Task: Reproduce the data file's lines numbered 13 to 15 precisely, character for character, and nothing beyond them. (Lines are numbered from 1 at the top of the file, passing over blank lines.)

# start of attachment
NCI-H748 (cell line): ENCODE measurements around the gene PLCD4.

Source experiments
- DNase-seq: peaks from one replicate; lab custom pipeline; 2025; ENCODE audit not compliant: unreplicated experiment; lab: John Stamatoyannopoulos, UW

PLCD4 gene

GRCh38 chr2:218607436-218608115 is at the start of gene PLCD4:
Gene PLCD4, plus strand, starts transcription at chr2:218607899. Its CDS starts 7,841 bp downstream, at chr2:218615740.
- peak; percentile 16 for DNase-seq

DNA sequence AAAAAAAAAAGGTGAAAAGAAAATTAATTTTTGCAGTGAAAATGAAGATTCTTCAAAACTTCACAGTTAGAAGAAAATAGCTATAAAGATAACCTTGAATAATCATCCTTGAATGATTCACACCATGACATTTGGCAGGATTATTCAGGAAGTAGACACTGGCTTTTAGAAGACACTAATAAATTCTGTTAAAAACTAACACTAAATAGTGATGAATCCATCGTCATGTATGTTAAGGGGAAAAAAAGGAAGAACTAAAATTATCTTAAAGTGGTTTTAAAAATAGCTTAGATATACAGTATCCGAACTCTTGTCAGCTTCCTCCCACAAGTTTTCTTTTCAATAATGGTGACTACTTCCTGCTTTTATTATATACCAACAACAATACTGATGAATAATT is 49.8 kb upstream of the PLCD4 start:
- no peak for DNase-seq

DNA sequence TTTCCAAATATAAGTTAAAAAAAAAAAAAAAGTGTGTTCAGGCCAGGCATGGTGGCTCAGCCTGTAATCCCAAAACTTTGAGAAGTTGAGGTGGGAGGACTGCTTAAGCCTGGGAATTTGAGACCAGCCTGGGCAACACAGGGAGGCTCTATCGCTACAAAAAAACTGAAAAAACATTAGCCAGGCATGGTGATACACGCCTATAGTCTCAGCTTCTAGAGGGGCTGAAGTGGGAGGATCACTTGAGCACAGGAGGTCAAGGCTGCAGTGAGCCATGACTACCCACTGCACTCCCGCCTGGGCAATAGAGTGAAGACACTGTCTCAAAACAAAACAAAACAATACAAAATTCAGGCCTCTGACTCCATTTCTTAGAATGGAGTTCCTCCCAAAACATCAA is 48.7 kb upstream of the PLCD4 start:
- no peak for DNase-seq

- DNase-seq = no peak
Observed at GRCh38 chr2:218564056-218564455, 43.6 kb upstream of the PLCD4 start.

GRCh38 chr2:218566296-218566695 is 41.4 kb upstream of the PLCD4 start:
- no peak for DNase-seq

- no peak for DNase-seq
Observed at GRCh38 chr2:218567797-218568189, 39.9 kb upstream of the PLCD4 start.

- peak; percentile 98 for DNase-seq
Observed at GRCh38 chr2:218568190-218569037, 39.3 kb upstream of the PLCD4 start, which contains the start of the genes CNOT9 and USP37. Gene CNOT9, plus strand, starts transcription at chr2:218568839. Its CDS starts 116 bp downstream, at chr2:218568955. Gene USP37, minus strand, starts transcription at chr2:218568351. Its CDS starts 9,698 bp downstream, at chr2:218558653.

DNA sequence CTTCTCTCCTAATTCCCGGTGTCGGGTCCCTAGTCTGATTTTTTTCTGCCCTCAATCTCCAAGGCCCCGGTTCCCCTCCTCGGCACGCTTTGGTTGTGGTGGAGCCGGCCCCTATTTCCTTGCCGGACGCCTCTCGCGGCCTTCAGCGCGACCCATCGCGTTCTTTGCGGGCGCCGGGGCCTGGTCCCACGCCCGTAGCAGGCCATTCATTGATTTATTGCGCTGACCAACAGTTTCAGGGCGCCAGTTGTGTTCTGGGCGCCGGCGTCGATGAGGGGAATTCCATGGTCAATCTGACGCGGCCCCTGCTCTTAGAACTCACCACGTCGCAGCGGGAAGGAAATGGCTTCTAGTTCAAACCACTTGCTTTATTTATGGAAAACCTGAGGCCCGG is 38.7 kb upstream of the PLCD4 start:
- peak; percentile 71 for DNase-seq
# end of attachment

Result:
Observed at GRCh38 chr2:218564056-218564455, 43.6 kb upstream of the PLCD4 start.

GRCh38 chr2:218566296-218566695 is 41.4 kb upstream of the PLCD4 start:
- no peak for DNase-seq